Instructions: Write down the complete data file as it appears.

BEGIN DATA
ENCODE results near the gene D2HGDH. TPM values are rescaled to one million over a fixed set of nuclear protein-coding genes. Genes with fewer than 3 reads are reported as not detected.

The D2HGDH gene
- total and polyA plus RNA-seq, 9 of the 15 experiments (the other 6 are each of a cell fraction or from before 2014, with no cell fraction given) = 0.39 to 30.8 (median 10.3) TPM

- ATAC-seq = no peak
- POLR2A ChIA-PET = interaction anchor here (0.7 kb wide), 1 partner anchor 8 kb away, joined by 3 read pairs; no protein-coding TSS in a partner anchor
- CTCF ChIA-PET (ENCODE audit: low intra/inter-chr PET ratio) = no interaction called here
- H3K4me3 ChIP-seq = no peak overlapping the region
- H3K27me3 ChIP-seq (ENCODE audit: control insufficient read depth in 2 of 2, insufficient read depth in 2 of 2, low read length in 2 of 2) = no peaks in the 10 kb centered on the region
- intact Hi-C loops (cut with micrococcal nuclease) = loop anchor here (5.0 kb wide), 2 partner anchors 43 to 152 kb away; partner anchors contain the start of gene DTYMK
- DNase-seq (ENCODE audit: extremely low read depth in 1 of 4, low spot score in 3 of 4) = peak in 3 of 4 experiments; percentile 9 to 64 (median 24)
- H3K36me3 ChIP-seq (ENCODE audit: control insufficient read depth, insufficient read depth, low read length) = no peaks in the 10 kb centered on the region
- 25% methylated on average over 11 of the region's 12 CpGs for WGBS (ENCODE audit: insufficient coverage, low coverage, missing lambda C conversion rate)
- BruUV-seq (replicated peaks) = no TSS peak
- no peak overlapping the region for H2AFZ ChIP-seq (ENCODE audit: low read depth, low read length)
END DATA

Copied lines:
ENCODE results near the gene D2HGDH. TPM values are rescaled to one million over a fixed set of nuclear protein-coding genes. Genes with fewer than 3 reads are reported as not detected.

The D2HGDH gene
- total and polyA plus RNA-seq, 9 of the 15 experiments (the other 6 are each of a cell fraction or from before 2014, with no cell fraction given) = 0.39 to 30.8 (median 10.3) TPM

- ATAC-seq = no peak
- POLR2A ChIA-PET = interaction anchor here (0.7 kb wide), 1 partner anchor 8 kb away, joined by 3 read pairs; no protein-coding TSS in a partner anchor
- CTCF ChIA-PET (ENCODE audit: low intra/inter-chr PET ratio) = no interaction called here
- H3K4me3 ChIP-seq = no peak overlapping the region
- H3K27me3 ChIP-seq (ENCODE audit: control insufficient read depth in 2 of 2, insufficient read depth in 2 of 2, low read length in 2 of 2) = no peaks in the 10 kb centered on the region
- intact Hi-C loops (cut with micrococcal nuclease) = loop anchor here (5.0 kb wide), 2 partner anchors 43 to 152 kb away; partner anchors contain the start of gene DTYMK
- DNase-seq (ENCODE audit: extremely low read depth in 1 of 4, low spot score in 3 of 4) = peak in 3 of 4 experiments; percentile 9 to 64 (median 24)
- H3K36me3 ChIP-seq (ENCODE audit: control insufficient read depth, insufficient read depth, low read length) = no peaks in the 10 kb centered on the region
- 25% methylated on average over 11 of the region's 12 CpGs for WGBS (ENCODE audit: insufficient coverage, low coverage, missing lambda C conversion rate)
- BruUV-seq (replicated peaks) = no TSS peak
- no peak overlapping the region for H2AFZ ChIP-seq (ENCODE audit: low read depth, low read length)